THE GAP BETWEEN MATRIC AND EMPLOYMENT Many young South Africans pass matric, but discover that getting on to the Ladder of formal employment is a challenge. Neil Robinson offers some hope.

Many young people pass matric, but are often not able to get into their chosen courses at tertiary institutions because their grades let them down. I call them the lost ones - the ones who pass matric, but find themselves hitting a brick wall when it comes to what to do next. The SA Democratic Teachers' Union (Sadtu) issued a statement earlier this year on last year's matric results, stating that the education system in 2014 managed to produce less than 20% potential university entrants. They said that low-quality passes were restricting further development.

What happens next for those with a low matric pass? And what then happens to those who can't afford tertiary education, regardless of grades? How do these young people get on to the ladder of formal employment?

They don't have any hope and they don't know where to start.

So there are multiple facets to this dilemma. Some can't afford to pay high tuition fees, some need to enter employment straight away to support families, and some scrape out of high school with what is technically a pass but not enough to get into tertiary institutions. None of this accounts for dropouts who are not included in the statistics and are simply lost in the system. What happens to them? Those who do get into tertiary education are then faced with the task of finding a space to fit into their chosen careers. People who pass, but fall into the hole between informal employment and "what do I do with my life?"

The employment landscape in South Africa is to create more opportunities for them in the interim. Corporates need to create earning opportunities for young people, and also provide upskilling and training to help them progress.

I believe that enterprise development is the key to filling the post-matric void, and this role lies in the corporate sector. Creating employment, helping people grow, offering them a fair living wage, while feeding the enormous skills shortages that are such a challenge to the employment market, are roles the corporate sector has both the duty and the resources to fulfil. Enterprise is the solution.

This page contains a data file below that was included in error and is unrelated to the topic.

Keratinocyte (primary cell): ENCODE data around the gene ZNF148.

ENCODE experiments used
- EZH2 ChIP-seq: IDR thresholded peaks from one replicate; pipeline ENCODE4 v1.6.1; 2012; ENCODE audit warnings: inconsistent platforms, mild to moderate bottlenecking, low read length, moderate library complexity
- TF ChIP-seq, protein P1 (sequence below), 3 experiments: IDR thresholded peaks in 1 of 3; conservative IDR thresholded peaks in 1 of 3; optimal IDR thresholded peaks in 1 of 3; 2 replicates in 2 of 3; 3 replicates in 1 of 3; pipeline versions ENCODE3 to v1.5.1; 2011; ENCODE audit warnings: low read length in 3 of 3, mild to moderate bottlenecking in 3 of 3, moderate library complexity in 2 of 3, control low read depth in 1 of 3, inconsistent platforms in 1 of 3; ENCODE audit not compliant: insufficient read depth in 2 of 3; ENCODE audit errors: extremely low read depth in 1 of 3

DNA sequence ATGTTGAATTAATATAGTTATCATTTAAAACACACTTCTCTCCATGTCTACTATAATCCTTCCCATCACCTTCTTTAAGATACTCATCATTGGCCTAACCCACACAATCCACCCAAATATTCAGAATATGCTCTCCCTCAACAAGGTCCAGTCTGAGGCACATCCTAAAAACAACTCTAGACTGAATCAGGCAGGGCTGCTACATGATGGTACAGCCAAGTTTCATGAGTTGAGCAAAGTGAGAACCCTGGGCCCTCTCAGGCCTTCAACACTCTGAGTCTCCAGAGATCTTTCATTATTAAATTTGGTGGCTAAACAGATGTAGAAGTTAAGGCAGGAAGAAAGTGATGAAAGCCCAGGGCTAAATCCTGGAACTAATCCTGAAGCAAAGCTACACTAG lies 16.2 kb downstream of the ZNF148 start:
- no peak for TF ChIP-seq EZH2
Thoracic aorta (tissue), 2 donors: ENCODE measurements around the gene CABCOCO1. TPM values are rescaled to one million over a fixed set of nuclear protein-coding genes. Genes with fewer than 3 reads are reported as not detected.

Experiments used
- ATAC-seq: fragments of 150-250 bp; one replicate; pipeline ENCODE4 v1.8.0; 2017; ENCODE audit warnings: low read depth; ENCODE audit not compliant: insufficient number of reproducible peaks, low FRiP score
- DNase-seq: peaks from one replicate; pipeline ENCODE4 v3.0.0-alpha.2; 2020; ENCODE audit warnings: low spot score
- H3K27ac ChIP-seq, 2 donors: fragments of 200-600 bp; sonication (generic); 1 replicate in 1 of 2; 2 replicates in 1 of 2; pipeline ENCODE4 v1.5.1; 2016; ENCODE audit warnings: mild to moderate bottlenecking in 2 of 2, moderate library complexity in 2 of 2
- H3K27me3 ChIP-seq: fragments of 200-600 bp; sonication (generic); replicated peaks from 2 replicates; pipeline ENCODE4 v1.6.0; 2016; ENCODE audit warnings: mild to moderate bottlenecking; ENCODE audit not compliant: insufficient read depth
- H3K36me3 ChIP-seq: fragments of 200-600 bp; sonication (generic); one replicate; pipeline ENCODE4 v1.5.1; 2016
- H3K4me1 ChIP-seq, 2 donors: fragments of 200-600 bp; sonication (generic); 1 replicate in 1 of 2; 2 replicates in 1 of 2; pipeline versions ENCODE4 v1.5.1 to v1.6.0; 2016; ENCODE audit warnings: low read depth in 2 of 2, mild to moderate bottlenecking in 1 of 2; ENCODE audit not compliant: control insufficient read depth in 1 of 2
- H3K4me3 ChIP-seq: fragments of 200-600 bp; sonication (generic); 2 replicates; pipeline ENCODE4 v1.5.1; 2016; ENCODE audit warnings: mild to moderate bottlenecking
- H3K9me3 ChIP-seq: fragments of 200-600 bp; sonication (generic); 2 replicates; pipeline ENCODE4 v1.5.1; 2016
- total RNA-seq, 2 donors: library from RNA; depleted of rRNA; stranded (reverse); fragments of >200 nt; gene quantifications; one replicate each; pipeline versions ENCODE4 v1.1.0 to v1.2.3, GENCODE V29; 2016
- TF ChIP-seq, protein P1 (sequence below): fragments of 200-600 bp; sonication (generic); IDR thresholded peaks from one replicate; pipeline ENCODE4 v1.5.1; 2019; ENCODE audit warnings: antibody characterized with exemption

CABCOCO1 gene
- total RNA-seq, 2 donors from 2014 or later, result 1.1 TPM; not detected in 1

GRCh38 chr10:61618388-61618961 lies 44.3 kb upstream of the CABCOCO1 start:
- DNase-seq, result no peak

Corporates need to take the mantle as they have the know-how to teach young people how to become entrepreneurs. There is a gap in terms of formal courses and training that businesses can help to fill. More businesses should come up with a plan to jump-start young people stuck in the hole between matric and a fair way to earn a living, whether through employment or entrepreneurship.

I challenge corporates to form youth development initiatives, which ensure employment and upskilling opportunities for ambitious, goal-driven youth who want to improve their lives and move ahead in their careers.

My wish is to see South African companies committing to making an impact on the lives of young people. By doing so, I think we will see more and more young South Africans uplifted and empowered to achieve their goals. But as it stands, there is a gaping hole in the current system and too many people are losing hope because they don't know where to start. But it's not about a free ride. Companies need to put together a screening process to determine how to take on the right people for what they need. The process will have a lot to do with what the company is offering and its skills needs. As a guideline, it should focus on the objectives, work ethic and commitment of the person or people filling the role.

A one-size-fits-all screening process won't cut it. If companies do not effectively screen applicants, the process of integrating young people into the world of work will not benefit the prospective employee or the company extending the opportunities.

There is a lot to be done. However, more than two decades after democracy, the excuses about how hard it is to do are starting to wear thin. We need a skilled and experienced workforce. Our youth need hope. Corporates can make the twain meet. Robinson is the CEO of Relate Bracelets, a 100% not-for-profit social enterprise that supports a number of South African causes, and provides training and employment opportunities for young South Africans.


This article was first published in City Press click here for pdf.